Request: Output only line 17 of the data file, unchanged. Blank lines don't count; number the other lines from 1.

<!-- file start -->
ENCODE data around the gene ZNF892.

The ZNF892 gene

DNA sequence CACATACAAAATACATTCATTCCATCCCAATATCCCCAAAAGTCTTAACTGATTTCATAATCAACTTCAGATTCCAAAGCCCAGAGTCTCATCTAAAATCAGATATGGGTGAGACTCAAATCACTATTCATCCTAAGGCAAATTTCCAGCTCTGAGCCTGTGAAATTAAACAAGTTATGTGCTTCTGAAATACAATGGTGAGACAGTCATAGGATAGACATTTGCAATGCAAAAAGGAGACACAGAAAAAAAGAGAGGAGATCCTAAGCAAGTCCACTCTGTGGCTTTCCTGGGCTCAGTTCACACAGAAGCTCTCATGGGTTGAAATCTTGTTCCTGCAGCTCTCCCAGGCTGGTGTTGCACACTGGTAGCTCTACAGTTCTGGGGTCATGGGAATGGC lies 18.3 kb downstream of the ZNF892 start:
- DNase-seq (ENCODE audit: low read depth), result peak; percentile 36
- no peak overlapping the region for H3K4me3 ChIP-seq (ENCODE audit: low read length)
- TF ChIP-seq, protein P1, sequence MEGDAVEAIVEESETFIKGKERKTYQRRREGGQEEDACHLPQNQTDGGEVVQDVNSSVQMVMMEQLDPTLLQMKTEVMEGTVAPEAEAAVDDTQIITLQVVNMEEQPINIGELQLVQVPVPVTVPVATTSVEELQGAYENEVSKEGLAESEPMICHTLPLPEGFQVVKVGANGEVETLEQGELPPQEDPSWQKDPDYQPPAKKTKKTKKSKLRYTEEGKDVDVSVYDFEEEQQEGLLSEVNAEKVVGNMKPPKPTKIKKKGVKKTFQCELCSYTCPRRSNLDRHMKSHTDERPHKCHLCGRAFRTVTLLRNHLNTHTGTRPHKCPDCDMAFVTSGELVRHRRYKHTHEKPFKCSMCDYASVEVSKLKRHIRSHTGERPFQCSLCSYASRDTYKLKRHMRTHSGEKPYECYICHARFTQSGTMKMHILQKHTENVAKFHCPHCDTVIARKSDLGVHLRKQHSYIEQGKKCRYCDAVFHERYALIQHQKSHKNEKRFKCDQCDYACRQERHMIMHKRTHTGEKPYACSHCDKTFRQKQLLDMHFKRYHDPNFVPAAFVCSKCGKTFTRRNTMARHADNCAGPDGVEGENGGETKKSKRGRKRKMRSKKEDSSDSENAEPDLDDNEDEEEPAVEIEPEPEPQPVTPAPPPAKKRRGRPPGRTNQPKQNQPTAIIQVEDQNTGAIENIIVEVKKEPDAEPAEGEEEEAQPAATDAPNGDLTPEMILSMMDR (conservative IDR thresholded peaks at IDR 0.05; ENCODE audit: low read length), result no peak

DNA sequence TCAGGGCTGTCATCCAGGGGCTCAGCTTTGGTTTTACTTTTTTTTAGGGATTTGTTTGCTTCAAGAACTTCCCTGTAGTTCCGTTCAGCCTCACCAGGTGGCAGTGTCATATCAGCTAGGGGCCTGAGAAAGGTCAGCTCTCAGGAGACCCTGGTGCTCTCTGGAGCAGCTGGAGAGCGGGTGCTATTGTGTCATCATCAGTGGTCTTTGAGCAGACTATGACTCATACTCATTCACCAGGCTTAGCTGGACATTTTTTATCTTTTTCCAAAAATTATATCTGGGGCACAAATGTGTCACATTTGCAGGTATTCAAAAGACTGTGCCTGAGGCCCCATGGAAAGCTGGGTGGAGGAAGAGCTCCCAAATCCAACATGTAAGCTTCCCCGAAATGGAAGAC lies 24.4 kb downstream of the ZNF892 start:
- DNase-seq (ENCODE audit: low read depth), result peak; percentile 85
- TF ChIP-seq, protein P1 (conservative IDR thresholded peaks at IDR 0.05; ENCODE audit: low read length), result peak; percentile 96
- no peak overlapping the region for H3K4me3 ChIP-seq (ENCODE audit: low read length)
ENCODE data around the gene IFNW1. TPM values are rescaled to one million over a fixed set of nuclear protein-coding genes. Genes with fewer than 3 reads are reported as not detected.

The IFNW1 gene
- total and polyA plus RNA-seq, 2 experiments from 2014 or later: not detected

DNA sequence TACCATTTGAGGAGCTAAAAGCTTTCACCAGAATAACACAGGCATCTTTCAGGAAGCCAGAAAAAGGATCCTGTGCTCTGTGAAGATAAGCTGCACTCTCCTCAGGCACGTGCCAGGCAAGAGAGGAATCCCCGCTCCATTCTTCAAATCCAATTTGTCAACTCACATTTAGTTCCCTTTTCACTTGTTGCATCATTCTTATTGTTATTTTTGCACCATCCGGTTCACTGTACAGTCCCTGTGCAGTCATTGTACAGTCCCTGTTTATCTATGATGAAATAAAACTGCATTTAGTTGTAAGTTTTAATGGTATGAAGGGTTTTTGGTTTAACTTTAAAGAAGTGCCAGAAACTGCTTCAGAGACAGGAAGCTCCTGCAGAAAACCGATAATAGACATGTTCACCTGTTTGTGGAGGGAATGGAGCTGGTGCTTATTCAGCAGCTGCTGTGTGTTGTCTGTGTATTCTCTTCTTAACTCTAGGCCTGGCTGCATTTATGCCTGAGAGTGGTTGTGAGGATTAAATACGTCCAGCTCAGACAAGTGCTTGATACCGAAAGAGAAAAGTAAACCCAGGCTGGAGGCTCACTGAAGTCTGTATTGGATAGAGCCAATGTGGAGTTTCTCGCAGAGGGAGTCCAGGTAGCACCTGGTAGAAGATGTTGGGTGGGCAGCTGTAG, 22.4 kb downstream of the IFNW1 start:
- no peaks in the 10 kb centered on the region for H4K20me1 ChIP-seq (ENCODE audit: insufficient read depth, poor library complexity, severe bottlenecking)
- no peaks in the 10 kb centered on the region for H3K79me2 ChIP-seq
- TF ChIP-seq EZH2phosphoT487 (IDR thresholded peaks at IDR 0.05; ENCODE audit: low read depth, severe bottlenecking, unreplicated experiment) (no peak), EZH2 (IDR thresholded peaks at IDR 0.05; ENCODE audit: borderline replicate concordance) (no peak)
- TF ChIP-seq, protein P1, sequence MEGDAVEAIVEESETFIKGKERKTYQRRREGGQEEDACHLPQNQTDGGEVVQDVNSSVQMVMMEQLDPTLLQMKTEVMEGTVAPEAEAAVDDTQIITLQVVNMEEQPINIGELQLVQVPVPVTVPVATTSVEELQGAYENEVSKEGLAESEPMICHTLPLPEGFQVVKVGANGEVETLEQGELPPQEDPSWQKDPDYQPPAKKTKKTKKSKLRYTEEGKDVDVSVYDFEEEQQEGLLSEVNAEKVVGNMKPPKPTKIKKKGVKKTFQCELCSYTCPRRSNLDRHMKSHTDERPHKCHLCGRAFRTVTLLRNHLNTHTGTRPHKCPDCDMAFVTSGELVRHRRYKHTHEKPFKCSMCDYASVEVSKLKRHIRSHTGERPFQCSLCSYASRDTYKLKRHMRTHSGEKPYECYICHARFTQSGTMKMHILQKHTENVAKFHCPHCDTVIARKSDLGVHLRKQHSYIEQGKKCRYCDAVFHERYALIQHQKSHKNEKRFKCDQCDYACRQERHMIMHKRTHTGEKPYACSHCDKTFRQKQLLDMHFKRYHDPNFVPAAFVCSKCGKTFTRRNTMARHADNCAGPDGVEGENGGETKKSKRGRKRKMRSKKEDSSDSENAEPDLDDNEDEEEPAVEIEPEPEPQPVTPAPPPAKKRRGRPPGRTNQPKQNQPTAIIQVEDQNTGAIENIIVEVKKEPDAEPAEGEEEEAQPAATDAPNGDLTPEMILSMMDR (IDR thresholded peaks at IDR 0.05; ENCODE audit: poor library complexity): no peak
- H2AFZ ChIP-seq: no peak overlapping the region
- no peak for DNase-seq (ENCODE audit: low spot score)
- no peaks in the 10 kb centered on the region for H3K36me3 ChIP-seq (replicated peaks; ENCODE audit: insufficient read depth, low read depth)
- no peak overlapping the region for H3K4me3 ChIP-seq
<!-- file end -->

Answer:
- TF ChIP-seq EZH2phosphoT487 (IDR thresholded peaks at IDR 0.05; ENCODE audit: low read depth, severe bottlenecking, unreplicated experiment) (no peak), EZH2 (IDR thresholded peaks at IDR 0.05; ENCODE audit: borderline replicate concordance) (no peak)